Warner Music Group (WMG), the third-largest global music recording company, has disclosed a data breach affecting customers’ personal and financial information after several of its US-based e-commerce stores were hacked in April 2020 in what looks like a Magecart attack.

With a history of over 200 years, WMG has more than 3,500 employees and it operates in over 70 countries via a network of subsidiaries, affiliates, and non-affiliated licensees.

WMG also owns the Warner Chappell Music music publisher and some of the most successful recording labels in the world including but not limited to Elektra, Warner Records, Atlantic, Warner Classics, Parlophone, and Warner Music Nashville.

US online stores compromised since April

The company said that the incident involved multiple e-commerce websites it operates via an external service provider and that the security breach may have enabled hackers to steal personal info entered into the sites.

“On August 5, 2020, we learned that an unauthorized third party had compromised a number of US-based e-commerce websites WMG operates but that are hosted and supported by an external service provider,” the company said in a breach notification letter sent to affected individuals.

“This allowed the unauthorized third party to potentially acquire a copy of the personal information you entered into one or more of the affected website(s) between April 25, 2020 and August 5, 2020.”

Even though WMG’s investigation didn’t find any signs of information being exfiltrated, it doesn’t exclude the possibility of it happening and warns affected individuals of the risk of fraudulent activity that could be carried out using stolen personal and financial details during the attack.

Credit card details potentially stolen

WMG also said that all information entered by those affected in the compromised online stores was potentially harvested and stolen by the attackers after placing items in the shopping carts.

Potentially stolen information could have included the customers’ names, email addresses, telephone numbers, billing addresses, shipping addresses, and payment card details (card number, CVC/CVV, and expiration date).

However, per WMG’s letter, information entered while making payments through PayPal on the hacked e-commerce sites was not affected.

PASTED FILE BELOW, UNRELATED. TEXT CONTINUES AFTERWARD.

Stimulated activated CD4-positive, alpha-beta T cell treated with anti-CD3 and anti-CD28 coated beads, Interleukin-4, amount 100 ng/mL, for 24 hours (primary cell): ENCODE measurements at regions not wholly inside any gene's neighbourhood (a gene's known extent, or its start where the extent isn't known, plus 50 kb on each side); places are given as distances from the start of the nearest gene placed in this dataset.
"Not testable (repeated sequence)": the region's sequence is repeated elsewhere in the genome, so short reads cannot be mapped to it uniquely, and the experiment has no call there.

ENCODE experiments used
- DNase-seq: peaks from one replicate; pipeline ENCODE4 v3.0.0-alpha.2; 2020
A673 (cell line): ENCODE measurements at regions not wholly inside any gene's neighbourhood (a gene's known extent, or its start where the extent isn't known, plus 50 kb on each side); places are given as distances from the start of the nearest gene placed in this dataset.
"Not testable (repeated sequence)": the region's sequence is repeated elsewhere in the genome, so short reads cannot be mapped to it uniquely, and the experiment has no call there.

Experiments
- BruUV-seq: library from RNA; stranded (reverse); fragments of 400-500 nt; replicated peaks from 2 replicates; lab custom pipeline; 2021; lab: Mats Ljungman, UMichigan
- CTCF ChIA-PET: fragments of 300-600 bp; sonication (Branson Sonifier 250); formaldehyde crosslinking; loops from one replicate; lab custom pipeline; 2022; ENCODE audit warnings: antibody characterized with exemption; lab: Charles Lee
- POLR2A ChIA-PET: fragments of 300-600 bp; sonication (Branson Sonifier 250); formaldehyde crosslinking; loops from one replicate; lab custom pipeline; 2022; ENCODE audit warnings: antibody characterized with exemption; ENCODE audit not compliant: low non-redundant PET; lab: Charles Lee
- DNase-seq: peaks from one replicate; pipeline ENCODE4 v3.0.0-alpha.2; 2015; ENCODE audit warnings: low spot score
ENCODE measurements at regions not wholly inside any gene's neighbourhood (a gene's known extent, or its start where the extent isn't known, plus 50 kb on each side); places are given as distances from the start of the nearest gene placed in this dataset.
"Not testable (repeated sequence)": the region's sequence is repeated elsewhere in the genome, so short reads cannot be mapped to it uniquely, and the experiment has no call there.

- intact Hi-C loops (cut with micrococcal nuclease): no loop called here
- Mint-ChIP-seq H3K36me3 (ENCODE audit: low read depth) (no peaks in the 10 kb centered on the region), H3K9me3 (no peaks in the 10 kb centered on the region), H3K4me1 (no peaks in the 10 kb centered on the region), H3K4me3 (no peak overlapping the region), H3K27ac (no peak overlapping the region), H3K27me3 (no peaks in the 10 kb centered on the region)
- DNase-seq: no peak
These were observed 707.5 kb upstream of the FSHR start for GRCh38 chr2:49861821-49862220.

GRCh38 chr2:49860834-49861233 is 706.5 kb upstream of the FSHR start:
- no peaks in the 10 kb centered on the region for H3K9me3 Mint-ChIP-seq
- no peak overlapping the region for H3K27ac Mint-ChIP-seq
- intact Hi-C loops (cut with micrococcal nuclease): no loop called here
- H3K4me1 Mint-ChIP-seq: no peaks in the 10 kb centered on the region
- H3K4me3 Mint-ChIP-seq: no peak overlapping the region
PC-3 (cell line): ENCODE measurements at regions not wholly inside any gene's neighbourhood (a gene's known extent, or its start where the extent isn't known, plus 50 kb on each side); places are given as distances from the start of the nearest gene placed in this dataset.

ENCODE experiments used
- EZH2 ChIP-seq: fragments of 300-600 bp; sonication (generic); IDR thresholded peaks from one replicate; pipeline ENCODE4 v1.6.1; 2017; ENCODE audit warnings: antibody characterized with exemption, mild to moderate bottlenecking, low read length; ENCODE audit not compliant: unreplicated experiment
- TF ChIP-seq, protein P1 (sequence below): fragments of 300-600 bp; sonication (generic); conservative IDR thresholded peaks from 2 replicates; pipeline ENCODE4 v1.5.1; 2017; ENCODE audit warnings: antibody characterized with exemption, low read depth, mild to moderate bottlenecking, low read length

“Upon discovering the incident we immediately launched a thorough forensic investigation with the assistance of leading outside cybersecurity experts and promptly took steps to address and correct the issue,” WMG added. “We also notified the relevant credit card providers as well as law enforcement, with whom we continue to cooperate.”

WMG offers 12 months of free identity monitoring services through Kroll to those affected and encourages them to “remain vigilant for any unauthorized use of your payment cards or suspicious email communications, particularly those purporting to come from Warner Music Group or any WMG-related websites.”

Possible Magecart attack

“E-commerce websites operated by Warner Music Group through a third party e-commerce platform were targets of a cybersecurity attack, which potentially exposed credit card and related data that customers entered into the sites,” a Warner Music Group spokesperson told BleepingComputer.

“With the assistance of cybersecurity experts, a full investigation was launched and we are in the process of notifying potentially affected customers. As a result, we are putting in place additional measures to prevent future breaches.”

Even though WMG didn’t provide any information on how the attackers were able to compromise the stores and potentially get their hands on the customers’ personal and financial data, this attack has all the signs of a textbook Magecart attack.

In such attacks, cybercrime gangs known as Magecart groups hack their way into e-commerce store sites and to inject malicious JavaScript-based scripts within their checkout pages’ source as part of web skimming (also known as e-skimming) attacks.

Their end goal is to harvest all the payment or personal info submitted by the compromised online stores’ customers and to collect it on remote servers under their control.

Source: BleepingComputer
Image: Collage from images by Clker-Free-Vector-Images, Tumisu & OpenClipart-Vectors – all from Pixabay